ASUU Trains Members on Ending Sexual Assaults Campus-Wide

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(Photo Courtesy of ASUU)

By Spencer Eastwood

(Photo Courtesy of ASUU)
(Photo Courtesy of ASUU)

 

“It’s On Us” — a campaign with the goal to end sexual assault on college campuses — has started at the U.

It encourages each university to use tools in order to address sexual assault and sexual violence problems on their individual campuses. The U, in cooperation with ASUU and the “It’s On Us” campaign, will be evaluating campus policies, organizing events to educate students about sexual assault and will plan a Sexual Assault Awareness and Prevention week in February.

To launch the campaign, a training known as “bystander intervention” was held last week for all ASUU-compensated employees. Mackenzie Peyton, ASUU’s Assembly Vice-Chair and an assembly representative from the College of Health, said the training “addressed any worries or concerns on intervening, and [allowed us to share] our ideas on how we can help solve this problem on our campus as student leaders.”

Peyton said the training included Katie Stiel, Marty Riccardo and Kassy Keen from the Center for Student Wellness presenting on the definitions of sexual assault, discussing sexual violence and talking about what it means to participate in bystander intervention. In addition, there were open discussions on different intervention techniques, scenarios when intervention is necessary and the best way to approach them.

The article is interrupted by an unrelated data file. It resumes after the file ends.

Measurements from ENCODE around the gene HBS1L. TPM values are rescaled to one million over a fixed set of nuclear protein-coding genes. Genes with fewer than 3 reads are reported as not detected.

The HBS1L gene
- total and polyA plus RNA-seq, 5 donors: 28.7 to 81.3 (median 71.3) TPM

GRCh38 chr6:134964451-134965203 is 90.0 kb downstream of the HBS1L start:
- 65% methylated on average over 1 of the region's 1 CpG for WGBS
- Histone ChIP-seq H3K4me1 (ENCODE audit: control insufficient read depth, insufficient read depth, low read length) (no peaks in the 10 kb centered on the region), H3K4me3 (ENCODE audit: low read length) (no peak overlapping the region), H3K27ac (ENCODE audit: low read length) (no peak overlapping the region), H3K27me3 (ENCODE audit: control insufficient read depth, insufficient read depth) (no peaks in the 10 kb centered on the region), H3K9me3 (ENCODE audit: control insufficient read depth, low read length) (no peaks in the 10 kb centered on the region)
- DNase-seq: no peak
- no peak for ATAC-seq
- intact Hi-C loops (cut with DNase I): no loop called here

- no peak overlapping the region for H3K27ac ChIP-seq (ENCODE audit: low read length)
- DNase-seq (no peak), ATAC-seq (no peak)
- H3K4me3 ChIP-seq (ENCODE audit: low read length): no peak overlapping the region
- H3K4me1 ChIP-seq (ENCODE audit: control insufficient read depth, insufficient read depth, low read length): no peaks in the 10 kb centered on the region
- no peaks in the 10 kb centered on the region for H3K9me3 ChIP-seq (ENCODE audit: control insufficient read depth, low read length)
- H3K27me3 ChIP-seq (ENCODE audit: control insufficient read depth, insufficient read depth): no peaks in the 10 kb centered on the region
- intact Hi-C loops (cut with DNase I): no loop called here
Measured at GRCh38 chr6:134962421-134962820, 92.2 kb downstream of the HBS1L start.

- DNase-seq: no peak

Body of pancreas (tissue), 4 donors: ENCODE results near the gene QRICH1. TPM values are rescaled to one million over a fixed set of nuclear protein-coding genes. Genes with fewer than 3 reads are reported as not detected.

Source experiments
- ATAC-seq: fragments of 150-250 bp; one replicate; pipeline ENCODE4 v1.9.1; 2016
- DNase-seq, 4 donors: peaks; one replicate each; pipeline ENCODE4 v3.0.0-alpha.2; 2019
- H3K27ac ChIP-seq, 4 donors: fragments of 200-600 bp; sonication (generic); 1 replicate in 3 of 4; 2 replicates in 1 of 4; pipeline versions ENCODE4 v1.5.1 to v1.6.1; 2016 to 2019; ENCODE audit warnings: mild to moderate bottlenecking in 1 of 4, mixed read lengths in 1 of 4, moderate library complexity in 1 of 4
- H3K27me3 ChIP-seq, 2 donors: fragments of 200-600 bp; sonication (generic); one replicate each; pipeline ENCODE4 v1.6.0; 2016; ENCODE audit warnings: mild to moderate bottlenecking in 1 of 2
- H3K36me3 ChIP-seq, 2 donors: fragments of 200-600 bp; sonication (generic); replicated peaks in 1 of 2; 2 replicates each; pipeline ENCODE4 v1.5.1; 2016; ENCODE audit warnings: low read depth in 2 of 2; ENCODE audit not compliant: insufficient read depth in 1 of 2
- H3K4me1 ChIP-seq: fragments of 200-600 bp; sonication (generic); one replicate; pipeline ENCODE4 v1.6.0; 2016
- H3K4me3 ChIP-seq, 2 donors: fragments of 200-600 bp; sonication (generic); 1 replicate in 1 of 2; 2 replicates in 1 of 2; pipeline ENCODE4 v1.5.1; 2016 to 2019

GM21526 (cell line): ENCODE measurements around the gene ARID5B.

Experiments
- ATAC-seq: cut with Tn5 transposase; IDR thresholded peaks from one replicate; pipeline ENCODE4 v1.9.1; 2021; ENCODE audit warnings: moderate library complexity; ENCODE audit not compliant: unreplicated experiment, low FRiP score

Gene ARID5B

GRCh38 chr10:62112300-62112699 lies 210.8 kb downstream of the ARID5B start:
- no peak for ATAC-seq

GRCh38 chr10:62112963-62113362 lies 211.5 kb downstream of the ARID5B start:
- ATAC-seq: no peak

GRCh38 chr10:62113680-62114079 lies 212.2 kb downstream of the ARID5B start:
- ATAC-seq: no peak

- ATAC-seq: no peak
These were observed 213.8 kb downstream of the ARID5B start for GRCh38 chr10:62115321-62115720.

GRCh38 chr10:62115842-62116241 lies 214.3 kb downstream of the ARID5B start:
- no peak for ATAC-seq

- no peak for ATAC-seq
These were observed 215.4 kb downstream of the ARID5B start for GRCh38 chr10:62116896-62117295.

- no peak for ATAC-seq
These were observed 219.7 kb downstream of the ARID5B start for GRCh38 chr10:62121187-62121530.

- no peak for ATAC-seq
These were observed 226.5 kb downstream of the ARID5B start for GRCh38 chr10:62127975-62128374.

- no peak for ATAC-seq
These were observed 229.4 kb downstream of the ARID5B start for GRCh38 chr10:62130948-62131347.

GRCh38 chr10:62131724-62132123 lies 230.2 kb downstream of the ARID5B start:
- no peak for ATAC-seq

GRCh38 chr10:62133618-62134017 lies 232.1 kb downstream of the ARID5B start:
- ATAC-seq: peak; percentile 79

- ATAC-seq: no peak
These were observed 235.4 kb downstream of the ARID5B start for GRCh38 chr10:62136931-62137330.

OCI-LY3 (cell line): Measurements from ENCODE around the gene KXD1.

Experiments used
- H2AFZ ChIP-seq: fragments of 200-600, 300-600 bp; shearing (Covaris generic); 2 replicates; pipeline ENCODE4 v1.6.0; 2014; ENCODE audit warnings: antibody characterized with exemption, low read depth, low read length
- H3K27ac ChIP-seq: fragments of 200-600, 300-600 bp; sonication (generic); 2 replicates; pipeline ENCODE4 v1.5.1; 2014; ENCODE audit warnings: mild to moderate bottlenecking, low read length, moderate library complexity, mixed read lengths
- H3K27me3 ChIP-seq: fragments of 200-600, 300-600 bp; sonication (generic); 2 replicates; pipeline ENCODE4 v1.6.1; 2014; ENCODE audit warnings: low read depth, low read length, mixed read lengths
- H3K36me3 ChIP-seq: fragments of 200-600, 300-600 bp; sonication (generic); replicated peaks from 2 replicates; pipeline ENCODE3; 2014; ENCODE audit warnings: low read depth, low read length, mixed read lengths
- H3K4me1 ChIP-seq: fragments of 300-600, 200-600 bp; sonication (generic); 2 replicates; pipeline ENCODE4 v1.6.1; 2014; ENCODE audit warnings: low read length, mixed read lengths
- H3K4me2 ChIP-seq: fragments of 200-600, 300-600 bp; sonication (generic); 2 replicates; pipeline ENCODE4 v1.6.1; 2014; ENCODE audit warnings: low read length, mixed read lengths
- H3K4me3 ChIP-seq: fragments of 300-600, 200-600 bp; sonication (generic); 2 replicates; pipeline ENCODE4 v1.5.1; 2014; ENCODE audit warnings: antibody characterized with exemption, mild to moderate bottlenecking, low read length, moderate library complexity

The White House launched “It’s On Us” last September. Before the creation of the campaign, President Barack Obama established the White House Task Force to Protect Students from Sexual Assault in January, 2014.

The White House and the president ultimately want to achieve three things through the campaign — help schools identify the problem, prevent sexual assault by getting bystanders to step in and help schools respond effectively when a student is sexually assaulted.

According to the official fact sheet on sexual assault released by the White House last year, “One in five women is sexually assaulted while in college. Most often, it happens her freshman or sophomore year.” However, freshman Nathalia Padua said she believes the U is a safe place.

“I’ve never been scared of [being sexually assaulted] on campus,” Padua said. “[But] it’s always good to raise awareness [about this problem].”

Peyton said the “It’s On Us” campaign has affected her on many different levels.

“I feel that this campaign has an immense amount of influence and power to stop sexual assault, not just on our campus, but on campuses nationwide,” Peyton said. “I am proud and overjoyed that we are taking on this initiative as a university.”

From Feb. 9 to the 13, ASUU will host a Sexual Assault Awareness and Prevention Week.

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